noguti "nail, claw," Lith. nagutis "fingernail," O.Ir. ingen, O.Welsh eguin "nail, claw"). The "fingernail" sense seems to be the original one. The verb is O.E. næglian, from P.Gmc. *ganaglijanan. Meaning "to catch, seize" is first recorded 1766. To bite one's nails as a sign of anxiety is attested from 1577. To hit the nail on the head "say or do just the right thing" is first recorded 1529.
Online Etymology Dictionary, © 2010 Douglas Harper
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American Heritage
Medical Dictionary

nail (nāl)
n.

  1. A fingernail or toenail.

  2. A slender rod used in operations to fasten together the divided extremities of a broken bone.

The American Heritage® Stedman's Medical Dictionary
Copyright © 2002, 2001, 1995 by Houghton Mifflin Company. Published by Houghton Mifflin Company.
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Easton
Bible Dictionary

Nail definition


for fastening. (1.) Hebrew yathed, "piercing," a peg or nail of any material (Ezek. 15:3), more especially a tent-peg (Ex. 27:19; 35:18; 38:20), with one of which Jael (q.v.) pierced the temples of Sisera (Judg. 4:21, 22). This word is also used metaphorically (Zech. 10:4) for a prince or counsellor, just as "the battle-bow" represents a warrior. (2.) Masmer, a "point," the usual word for a nail. The words of the wise are compared to "nails fastened by the masters of assemblies" (Eccl. 12:11, A.V.). The Revised Version reads, "as nails well fastened are the words of the masters," etc. Others (as Plumptre) read, "as nails fastened are the masters of assemblies" (comp. Isa. 22:23; Ezra 9:8). David prepared nails for the temple (1 Chr. 22:3; 2 Chr. 3:9). The nails by which our Lord was fixed to the cross are mentioned (John 20:25; Col. 2:14). Nail of the finger (Heb. tsipporen, "scraping"). To "pare the nails" is in Deut. 21:12 (marg., "make," or "dress," or "suffer to grow") one of the signs of purification, separation from former heathenism (comp. Lev. 14:8; Num. 8:7). In Jer. 17:1 this word is rendered "point."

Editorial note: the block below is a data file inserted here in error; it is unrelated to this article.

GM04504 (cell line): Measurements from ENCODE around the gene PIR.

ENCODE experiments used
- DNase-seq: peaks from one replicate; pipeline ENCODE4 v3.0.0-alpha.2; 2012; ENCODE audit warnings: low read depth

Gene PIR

Easton's 1897 Bible Dictionary